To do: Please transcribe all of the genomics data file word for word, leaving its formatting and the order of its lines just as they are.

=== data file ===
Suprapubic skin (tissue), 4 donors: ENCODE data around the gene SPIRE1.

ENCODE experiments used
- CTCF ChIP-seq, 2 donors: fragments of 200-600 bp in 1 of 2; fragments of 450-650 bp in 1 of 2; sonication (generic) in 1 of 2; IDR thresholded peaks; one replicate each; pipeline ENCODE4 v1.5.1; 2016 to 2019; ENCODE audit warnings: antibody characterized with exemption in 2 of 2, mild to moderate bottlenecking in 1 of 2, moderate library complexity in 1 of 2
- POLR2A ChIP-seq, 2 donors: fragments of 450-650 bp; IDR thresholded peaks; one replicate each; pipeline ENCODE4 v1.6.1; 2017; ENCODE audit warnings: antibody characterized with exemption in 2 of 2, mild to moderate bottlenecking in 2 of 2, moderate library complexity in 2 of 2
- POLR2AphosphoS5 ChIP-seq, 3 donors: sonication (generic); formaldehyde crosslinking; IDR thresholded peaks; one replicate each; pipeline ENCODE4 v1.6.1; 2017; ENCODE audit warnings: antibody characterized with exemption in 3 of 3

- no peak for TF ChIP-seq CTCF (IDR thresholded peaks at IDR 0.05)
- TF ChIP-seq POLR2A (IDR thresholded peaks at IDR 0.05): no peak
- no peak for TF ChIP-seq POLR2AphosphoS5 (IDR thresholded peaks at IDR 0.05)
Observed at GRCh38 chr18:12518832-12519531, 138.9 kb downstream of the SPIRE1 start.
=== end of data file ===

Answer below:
Suprapubic skin (tissue), 4 donors: ENCODE data around the gene SPIRE1.

ENCODE experiments used
- CTCF ChIP-seq, 2 donors: fragments of 200-600 bp in 1 of 2; fragments of 450-650 bp in 1 of 2; sonication (generic) in 1 of 2; IDR thresholded peaks; one replicate each; pipeline ENCODE4 v1.5.1; 2016 to 2019; ENCODE audit warnings: antibody characterized with exemption in 2 of 2, mild to moderate bottlenecking in 1 of 2, moderate library complexity in 1 of 2
- POLR2A ChIP-seq, 2 donors: fragments of 450-650 bp; IDR thresholded peaks; one replicate each; pipeline ENCODE4 v1.6.1; 2017; ENCODE audit warnings: antibody characterized with exemption in 2 of 2, mild to moderate bottlenecking in 2 of 2, moderate library complexity in 2 of 2
- POLR2AphosphoS5 ChIP-seq, 3 donors: sonication (generic); formaldehyde crosslinking; IDR thresholded peaks; one replicate each; pipeline ENCODE4 v1.6.1; 2017; ENCODE audit warnings: antibody characterized with exemption in 3 of 3

- no peak for TF ChIP-seq CTCF (IDR thresholded peaks at IDR 0.05)
- TF ChIP-seq POLR2A (IDR thresholded peaks at IDR 0.05): no peak
- no peak for TF ChIP-seq POLR2AphosphoS5 (IDR thresholded peaks at IDR 0.05)
Observed at GRCh38 chr18:12518832-12519531, 138.9 kb downstream of the SPIRE1 start.